Who cares what Jesus would have done. The silly myth of Jesus, God and religion. Wake up and educate people better to overcome poor health and their silly reliance on religion. Simple as that.

    March 31, 2012 at 1:28 pm |
  10. W.G.

    I think Jesus is Pro healthcare . He is against abortion but still loves women that have had an abortion . I also think he wouldn´t approve of the stinginess of republicans and the way the rich get tax breaks off of the backs of the poor and middle class .
    BUT ! That´s just my opinion .

    March 31, 2012 at 1:27 pm |
  11. Brock

    I believe that Santa Claus would do a better job than Jesus.

    March 31, 2012 at 1:26 pm |
  12. r\Rennie Foz

    Jesus would want everyone to have free healthcare but he might not like that crushing of babies skulls and sucking them out of the womb thing.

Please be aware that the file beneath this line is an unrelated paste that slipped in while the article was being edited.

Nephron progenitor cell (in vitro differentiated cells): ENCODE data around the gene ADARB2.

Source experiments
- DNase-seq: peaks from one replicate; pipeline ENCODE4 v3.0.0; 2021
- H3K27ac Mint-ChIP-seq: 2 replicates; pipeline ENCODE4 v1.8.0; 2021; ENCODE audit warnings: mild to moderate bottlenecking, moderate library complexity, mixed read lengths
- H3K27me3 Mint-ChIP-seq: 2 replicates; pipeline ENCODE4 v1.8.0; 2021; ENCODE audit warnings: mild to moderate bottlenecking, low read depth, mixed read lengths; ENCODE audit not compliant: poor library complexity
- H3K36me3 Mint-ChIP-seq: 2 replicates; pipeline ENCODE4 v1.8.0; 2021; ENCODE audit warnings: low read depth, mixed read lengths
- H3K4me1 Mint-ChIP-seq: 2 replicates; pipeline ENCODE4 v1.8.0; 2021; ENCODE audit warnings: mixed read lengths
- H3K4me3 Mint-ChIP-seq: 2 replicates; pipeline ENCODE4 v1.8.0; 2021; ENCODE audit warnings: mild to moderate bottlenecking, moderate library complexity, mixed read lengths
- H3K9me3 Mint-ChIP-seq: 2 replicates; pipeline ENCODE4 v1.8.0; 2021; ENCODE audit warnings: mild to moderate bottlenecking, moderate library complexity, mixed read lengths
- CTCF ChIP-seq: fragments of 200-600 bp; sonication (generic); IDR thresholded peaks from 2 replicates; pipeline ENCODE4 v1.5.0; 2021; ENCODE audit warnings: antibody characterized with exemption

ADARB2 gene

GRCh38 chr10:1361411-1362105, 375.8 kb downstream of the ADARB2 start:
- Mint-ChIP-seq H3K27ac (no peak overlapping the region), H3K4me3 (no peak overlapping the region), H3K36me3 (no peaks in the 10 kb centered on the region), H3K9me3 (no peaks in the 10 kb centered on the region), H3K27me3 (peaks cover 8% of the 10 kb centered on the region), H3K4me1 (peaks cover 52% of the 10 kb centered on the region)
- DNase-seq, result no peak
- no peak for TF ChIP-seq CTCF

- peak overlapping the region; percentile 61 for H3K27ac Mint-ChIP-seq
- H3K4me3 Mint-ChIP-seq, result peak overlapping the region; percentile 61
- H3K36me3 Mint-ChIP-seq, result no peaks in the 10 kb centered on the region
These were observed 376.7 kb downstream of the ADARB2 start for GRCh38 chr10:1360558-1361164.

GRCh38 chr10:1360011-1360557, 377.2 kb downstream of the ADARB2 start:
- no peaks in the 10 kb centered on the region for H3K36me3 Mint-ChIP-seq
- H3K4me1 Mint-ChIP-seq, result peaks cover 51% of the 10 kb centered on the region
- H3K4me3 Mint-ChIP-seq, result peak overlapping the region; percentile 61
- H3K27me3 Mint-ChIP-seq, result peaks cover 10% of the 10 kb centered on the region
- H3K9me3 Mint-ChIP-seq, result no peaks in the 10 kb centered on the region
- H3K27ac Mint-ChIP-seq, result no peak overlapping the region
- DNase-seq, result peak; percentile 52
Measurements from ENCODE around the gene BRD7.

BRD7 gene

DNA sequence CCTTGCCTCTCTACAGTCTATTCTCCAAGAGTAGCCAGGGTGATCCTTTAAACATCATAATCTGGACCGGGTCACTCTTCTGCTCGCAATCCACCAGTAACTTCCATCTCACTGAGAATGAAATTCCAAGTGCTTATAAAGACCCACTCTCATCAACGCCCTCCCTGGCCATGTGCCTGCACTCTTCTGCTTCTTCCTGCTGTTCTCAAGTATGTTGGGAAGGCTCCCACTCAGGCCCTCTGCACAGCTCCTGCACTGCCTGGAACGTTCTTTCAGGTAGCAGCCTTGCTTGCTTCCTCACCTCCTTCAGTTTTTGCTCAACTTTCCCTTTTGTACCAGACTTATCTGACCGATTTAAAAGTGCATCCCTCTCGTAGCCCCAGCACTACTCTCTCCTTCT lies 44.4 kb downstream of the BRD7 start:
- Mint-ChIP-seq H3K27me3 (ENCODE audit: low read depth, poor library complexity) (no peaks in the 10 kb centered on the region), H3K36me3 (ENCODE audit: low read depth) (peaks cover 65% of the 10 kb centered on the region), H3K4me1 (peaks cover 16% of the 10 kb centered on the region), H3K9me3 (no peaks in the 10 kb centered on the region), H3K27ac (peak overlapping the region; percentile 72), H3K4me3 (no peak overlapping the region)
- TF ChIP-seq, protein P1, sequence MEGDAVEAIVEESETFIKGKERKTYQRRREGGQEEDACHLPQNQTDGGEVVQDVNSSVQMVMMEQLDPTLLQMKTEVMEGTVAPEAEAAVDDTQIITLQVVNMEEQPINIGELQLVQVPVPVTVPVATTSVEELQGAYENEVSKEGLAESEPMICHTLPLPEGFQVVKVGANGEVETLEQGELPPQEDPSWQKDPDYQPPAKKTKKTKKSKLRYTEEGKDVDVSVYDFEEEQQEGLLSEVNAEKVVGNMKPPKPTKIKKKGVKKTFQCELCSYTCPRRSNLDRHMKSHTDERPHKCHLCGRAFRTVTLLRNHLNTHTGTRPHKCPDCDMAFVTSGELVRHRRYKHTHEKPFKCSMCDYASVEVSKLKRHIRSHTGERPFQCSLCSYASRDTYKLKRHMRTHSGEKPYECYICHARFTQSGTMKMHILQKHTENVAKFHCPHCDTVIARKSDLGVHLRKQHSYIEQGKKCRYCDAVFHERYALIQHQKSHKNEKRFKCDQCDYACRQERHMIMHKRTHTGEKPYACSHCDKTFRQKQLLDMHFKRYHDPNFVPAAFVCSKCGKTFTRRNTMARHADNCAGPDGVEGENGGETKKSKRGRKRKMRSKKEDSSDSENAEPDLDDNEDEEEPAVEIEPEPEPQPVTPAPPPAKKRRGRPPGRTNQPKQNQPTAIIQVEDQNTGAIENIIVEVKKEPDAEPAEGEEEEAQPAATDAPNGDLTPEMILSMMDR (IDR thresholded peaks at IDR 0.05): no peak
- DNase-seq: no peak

March 31, 2012 at 1:26 pm |
  13. truth

    Christ is our healer. America, turn back to
    God....and there will be no need for health care or reform of it.

    March 31, 2012 at 1:26 pm |
    • TING

      Yes just pray the cancer away. Works all the time.

      March 31, 2012 at 1:31 pm |
    • Chris


      How long can people stay ignorant?

      March 31, 2012 at 1:40 pm |
    • Jesus

      Look, I'm not taking the fall for these nut jobs, I never said 'stop using your brain". They're on their own.

      March 31, 2012 at 1:43 pm |
  14. Gregory Faith

    What a stupid question about Jesus and what would he do. Find another job you idiot!!! That's not journalism.

    March 31, 2012 at 1:25 pm |
  15. ☺GOP Sheeple don't have a clue what "Obamacare " is☺

    I work in healthcare and get tired of the GOP using this as a cliche. People throw around the term "ObamaCare" and don't take the time to investigate the FACTS such as: